Lauren Willig’s “summer country” is early nineteenth and Victorian-Era-set Barbados. A young women arrives in Bridgetown in February 1854, Miss Emily Dawson, to claim her inheritance, the ruined sugar-producing estate of Peverills, only to discover a family history that alters everything she has known about who she is.
Since the *sniff* end to the Pink Carnation series and we can see vestiges of this theme there too, Willig’s novels centre around a heroine’s journey of unearthing familial and historical identity. Willig’s specializes in, to nay-say the Bard’s Hamlet, a “discovered country” that alters and then cements a new future for our heroine. The Summer Country‘s Emily Dawson is such a heroine, as she delves into the Barbadian history of slavery, white privilege and exploitation of others, and the personal tragedies and triumphs of parallel stories, one set in 1812-1816, and the heroine’s present, 1854, the 1812-16 narrative bearing on Emily’s present and future.
With this in mind and from the perspective of a reader who’s read to the final page, Willig’s early line rings ironic, “Emily wanted to see it all.” As an adventuresome, poor, unassuming spinster character who’s divested of looks and flirtation, Emily can freely take in the atmosphere, characters, history, and landscape of Barbados when she arrives with cousin Adam and best friend, Laura, also Adam’s wife. Adam has inherited their grandfather’s interests and company, while Emily has to decide what to do with Perverills, the legacy her usually business-savvy, tight-fisted grandfather left to her. Will she sell? Most likely, but she wants to explore what led her grandfather to purchase it and, moreover, leave it to her.
The British-borne-and-bred Adam, Laura, and Emily arrive on Barbados’s shores as European ingenues and are soon embroiled in the convoluted relationships of the island’s wealthy whites, newly freed, prosperous former slaves, and its “redlegs,” poor whites once hailing from Ireland and Scotland. Her grandfather, Jonathan Fenty, was one such. As Emily takes in the heat, sounds, strangeness and vibrancy of Barbados, she is brought into the fold of one wealthy sugar estate owner, Mrs. Davenant, and her grandson, George. Emily is also introduced to a wealthy, accomplished former slave family, the Turners, and their aloof nephew, Dr. Nathaniel Braithwaite. In one of the opening chapters, Nathaniel escorts Emily as far as Peverills’s adjoining estate, Beckles, where Mrs. Davenant reigns supreme and keeps nephew George under her mighty thumb.
When Nathaniel refuses to enter Beckles, Emily realizes that the social strata and relations between former owners and present freemen and women are still tense with an exploitative, violent, humiliating history. We are then introduced to the second narrative, set in the early nineteenth century, when Peverills was a financially-strapped but unscathed estate, and its abolitionist dreamer owner, Charles Davenant. Charles abandoned Barbados and his ownership of Peverills (eventually selling to Jonathan Fenty, Emily’s grandfather) after the slave uprising of 1816, when the estate was burned to the ground.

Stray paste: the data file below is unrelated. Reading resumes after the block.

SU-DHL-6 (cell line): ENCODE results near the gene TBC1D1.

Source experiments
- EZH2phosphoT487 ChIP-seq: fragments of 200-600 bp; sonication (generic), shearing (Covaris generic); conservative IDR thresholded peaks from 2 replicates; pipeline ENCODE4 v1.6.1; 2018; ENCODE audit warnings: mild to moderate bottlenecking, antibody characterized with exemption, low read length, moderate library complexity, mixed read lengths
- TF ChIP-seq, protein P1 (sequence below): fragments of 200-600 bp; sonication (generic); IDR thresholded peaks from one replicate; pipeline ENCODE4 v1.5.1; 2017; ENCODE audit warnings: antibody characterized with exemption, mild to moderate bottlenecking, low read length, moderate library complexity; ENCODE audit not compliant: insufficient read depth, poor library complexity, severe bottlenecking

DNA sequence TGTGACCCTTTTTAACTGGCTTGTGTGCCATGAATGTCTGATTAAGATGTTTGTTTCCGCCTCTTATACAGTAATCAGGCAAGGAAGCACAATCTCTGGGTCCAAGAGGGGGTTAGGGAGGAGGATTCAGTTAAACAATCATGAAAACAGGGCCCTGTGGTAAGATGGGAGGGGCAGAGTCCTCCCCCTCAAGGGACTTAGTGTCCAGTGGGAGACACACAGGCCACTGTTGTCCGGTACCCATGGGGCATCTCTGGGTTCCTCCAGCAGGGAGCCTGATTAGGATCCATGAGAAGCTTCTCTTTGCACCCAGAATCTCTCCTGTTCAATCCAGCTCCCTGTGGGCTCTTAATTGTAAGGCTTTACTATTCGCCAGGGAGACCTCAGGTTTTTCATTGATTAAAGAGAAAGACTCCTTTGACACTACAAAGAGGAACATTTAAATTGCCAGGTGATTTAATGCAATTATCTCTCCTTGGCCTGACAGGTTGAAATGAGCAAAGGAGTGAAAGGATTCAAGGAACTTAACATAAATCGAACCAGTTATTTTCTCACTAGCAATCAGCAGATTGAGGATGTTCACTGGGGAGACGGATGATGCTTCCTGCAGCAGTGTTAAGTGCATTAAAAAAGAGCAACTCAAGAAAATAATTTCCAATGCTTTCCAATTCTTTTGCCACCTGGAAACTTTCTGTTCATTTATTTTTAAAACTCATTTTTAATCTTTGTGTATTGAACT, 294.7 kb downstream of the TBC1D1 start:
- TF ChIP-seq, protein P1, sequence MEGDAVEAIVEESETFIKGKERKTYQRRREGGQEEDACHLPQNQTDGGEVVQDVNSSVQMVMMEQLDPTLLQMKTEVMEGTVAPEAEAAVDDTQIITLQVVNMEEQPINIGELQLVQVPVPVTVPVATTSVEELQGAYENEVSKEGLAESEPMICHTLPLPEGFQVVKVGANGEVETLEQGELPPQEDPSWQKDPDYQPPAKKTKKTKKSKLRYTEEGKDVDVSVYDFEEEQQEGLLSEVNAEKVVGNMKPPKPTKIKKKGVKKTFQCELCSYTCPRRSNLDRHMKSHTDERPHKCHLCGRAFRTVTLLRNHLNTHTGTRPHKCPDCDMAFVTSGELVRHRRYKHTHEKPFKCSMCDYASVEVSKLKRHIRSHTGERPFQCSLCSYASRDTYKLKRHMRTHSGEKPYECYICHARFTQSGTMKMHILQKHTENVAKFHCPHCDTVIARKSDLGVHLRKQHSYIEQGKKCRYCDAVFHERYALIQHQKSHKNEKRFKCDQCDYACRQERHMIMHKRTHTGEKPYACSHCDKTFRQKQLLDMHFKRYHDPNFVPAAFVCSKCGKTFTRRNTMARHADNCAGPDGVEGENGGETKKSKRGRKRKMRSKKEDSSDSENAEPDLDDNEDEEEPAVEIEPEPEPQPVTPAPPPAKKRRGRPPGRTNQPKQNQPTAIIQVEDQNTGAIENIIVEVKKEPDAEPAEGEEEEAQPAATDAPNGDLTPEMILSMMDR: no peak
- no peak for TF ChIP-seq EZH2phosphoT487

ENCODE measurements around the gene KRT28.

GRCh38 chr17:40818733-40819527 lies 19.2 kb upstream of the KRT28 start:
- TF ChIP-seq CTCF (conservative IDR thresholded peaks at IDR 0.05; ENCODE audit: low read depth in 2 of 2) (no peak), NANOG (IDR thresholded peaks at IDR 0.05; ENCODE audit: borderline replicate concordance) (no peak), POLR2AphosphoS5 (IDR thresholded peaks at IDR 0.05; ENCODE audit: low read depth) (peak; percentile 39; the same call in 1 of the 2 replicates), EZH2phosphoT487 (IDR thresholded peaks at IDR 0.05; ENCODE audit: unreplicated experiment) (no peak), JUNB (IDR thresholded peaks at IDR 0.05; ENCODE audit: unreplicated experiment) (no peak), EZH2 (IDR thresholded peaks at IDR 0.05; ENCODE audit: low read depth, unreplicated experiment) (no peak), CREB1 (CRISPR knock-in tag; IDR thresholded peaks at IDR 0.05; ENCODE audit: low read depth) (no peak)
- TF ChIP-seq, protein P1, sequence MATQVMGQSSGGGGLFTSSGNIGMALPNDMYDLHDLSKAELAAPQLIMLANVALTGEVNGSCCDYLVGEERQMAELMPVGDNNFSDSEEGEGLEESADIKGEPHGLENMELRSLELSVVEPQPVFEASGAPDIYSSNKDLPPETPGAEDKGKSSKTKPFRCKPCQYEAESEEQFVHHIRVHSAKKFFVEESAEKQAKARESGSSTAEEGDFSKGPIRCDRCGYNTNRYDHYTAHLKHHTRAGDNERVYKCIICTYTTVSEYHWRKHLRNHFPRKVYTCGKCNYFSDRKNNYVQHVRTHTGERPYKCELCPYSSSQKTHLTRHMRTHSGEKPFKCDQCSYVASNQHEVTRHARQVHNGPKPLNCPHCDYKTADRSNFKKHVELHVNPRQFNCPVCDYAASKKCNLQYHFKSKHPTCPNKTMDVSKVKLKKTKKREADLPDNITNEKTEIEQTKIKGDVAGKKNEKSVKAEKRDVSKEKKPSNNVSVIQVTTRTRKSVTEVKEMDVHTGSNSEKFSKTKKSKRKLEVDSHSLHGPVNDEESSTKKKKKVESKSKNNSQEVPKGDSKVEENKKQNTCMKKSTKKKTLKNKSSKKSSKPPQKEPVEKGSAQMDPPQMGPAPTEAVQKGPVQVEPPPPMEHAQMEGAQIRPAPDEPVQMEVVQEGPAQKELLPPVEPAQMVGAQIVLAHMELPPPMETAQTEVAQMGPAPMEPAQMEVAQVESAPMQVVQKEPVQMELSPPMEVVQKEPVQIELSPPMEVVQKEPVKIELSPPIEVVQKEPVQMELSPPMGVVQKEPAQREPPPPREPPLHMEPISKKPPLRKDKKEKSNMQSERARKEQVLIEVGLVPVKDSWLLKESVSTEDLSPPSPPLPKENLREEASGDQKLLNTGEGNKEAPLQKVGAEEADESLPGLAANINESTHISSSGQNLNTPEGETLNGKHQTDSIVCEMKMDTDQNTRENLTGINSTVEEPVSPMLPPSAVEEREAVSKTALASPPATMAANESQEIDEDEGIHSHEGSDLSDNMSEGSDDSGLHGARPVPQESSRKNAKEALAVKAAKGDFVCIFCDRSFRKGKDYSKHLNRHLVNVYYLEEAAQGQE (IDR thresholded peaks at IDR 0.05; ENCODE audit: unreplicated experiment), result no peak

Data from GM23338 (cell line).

As Emily reviews estate records and speaks with people who knew her grandfather in his young, upcoming, Barbadian years, we alternately follow the story of Charles Davenant of 1812 (like Emily years later, newly arrived to Barbados from England to take over Perverills) and the adjoining estate’s mistress’s, Mary Anne Beckles, personal slave, Jenny. Of all the novel’s characters, Jenny looms the largest and most interesting. She is the heart of the tragedy of slavery and also symbolic of the possibility of happiness and freedom. Jenny is clever, strong, and adept at surviving amongst the whims and machinations of the petty, avaricious, exploitative people who surround her. Mary Anne Beckles is dark to Jenny’s light: cruelly capricious and selfish, she is attached to Jenny as her “property.” Mary Anne’s not physically cruel, but she views Jenny as born to cater to her, to lavish her with attention and see to her every need, from fanning during the heat to fetching and drawing and keeping her company. One of my favourite parts takes place when Emily sees a portrait of Mary Anne, with a vague figure hovering behind her, seemingly subservient, but the figure with the greatest story to tell and the greatest triumph over adversity — Jenny.
Emily’s journey is one where she uncovers how figures like Jenny, Charles, even Mary Anne, the past, is a place of subterfuge and secrets. Again, a theme linking Willig’s novels, including, albeit in a comic mode, the Pink Carnation series. In The Summer Country, Willig’s canvas is large: the historical struggles to defeat the injustice of slavery, of the sin of treating the other as property, as well as the personal journey, as entangled with history, of a young woman discovering an identity and its possibilities in a new world with a new sense of who she is. I think because Willig’s canvas was writ large, I had to be patient to follow what was a lengthy set-up to her stories. In time, however, I was rewarded with slowly, surely, and fascinatingly converging narrative lines. Willig is a master of narrative convergence through dawning revelations. Happily, the revelations, when they arrive, show her still-committed to the romance HEA. Willig’s Summer Country is a wonderful novel. With Miss Austen, we find within it “a mind lively and at ease,” Emma.
Lauren Willig’s The Summer Country is published by William Morrow. It was released on June 4th and may be found at your preferred vendor. I received an e-galley from William Morrow, via Edelweiss+.